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Orixás: The African Diaspora and its Relationship with Nature’s Elements


By Ibraim Nascimento and Tony Paraná 
presented by Mobile Art Space for the Artists (MASA)
The exhibition will be part of the Latino Arts Now (LAN) 2019

Opening reception: Saturday February 2nd, 3-8 pm
The exhibition will be held from February 2nd through March 23rd, 2019
MASA - 3705 Lyons Ave Houston, Texas 77020

In Brazil, developed into the spiritual practice of Candomblé, orixás or deities, are recognized as divine forces of nature. In the city of Salvador, Bahia, the orixás have become religious and cultural symbols of the city’s rich African presence.
These symbols can be found in both traditional and contemporary cultural life. For both, the devotee who has undergone a strict initiation process as well as for the non-initiated who looks to this tradition for spiritual inspiration and connection to the spiritual world.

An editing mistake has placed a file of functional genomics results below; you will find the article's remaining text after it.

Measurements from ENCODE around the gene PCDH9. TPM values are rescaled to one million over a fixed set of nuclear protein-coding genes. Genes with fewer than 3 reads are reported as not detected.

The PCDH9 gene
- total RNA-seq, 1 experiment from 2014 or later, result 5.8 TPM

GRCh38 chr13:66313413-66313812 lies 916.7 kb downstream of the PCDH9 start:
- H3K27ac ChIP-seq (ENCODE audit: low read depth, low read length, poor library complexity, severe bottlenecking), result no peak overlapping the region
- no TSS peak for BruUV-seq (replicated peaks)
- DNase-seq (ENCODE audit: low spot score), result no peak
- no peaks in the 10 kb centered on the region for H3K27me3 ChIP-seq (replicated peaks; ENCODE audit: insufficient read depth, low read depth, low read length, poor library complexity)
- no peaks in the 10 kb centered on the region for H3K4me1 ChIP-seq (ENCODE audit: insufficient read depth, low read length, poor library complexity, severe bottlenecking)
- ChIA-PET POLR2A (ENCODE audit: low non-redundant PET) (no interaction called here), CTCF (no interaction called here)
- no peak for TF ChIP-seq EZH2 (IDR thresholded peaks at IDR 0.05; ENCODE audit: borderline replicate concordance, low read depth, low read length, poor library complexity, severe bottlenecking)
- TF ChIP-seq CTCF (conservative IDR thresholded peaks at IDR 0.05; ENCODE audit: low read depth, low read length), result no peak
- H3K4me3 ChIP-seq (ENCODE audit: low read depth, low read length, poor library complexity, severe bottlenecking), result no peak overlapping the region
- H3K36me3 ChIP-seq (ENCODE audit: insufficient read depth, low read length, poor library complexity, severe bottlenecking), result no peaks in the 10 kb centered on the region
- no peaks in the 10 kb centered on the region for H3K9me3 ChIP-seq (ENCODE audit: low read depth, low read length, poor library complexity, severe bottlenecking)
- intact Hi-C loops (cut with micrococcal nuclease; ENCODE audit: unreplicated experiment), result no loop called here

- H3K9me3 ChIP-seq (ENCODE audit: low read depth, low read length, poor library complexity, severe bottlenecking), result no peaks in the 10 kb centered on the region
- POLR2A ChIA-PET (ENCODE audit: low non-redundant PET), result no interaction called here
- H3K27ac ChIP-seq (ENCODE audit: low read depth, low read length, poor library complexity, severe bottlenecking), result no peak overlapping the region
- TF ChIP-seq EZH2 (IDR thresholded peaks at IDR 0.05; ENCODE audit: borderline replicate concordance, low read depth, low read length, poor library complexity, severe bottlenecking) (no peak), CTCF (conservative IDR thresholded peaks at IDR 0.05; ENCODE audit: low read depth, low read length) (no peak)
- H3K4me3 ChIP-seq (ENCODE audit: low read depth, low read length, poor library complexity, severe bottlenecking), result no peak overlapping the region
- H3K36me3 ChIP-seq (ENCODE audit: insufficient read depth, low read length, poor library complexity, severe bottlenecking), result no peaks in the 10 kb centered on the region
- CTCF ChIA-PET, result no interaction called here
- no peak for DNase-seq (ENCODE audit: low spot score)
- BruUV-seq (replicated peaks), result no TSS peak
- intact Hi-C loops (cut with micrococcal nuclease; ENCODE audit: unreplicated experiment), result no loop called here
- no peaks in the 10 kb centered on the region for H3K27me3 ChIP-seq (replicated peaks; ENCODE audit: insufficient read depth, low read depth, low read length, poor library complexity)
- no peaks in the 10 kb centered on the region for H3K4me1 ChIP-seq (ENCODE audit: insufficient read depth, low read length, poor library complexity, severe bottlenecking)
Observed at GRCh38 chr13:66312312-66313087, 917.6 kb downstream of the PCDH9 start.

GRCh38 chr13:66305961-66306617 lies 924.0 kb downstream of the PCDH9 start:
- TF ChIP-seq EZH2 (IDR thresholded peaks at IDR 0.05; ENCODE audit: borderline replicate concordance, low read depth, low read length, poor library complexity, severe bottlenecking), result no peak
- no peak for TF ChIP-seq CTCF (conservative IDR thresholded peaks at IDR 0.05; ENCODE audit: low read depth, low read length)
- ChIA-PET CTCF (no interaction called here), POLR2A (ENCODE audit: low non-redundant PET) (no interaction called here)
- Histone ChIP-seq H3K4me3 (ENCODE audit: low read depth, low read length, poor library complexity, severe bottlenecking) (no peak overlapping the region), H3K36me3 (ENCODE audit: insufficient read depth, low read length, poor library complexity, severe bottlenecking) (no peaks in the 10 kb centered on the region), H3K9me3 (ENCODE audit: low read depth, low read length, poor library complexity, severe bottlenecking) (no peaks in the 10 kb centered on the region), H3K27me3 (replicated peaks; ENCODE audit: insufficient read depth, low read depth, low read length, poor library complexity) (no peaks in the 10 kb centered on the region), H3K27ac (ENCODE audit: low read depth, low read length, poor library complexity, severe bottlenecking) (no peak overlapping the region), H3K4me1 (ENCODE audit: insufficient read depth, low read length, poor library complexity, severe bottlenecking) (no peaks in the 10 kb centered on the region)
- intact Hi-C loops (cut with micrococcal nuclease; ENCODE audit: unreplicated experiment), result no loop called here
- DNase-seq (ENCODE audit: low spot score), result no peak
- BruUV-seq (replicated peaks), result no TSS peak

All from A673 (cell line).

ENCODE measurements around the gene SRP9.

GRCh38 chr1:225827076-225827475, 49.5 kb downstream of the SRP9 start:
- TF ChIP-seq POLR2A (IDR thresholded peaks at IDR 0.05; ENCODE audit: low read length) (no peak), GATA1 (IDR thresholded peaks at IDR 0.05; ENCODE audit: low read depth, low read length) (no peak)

According to the Yoruba tradition, after the world was created, each orixá received divine energy called axé, which gave the orixás the ability to rule over certain areas of the material world. Each orixá also represents a certain aspect of nature both inside and outside of the religious context. For example: Oxalá corresponds to the air that we breathe and Oyá/Iansã to the winds; Iemanjá is found in the oceans and on beaches; Oxum can be found in the rivers and waterfalls; to contact Oxóssi, the hunter; Ogum, the warrior; and Ossaim, who rules the sacred leaves, the clue is in the forests and to get close to Xangô, the god of thunder and lightning, one goes to a stone quarry as it is very dangerous to be close to a lightning rod.

Together, the artists Tony Paraná and Ibraim Nascimento, will explore the world of the Orixás from each of their own unique individual perspectives and experiences as artistas Baianos (Bahian artists) and members of the African Diaspora.

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Later Event: October 6
Calaveras Mask Workshop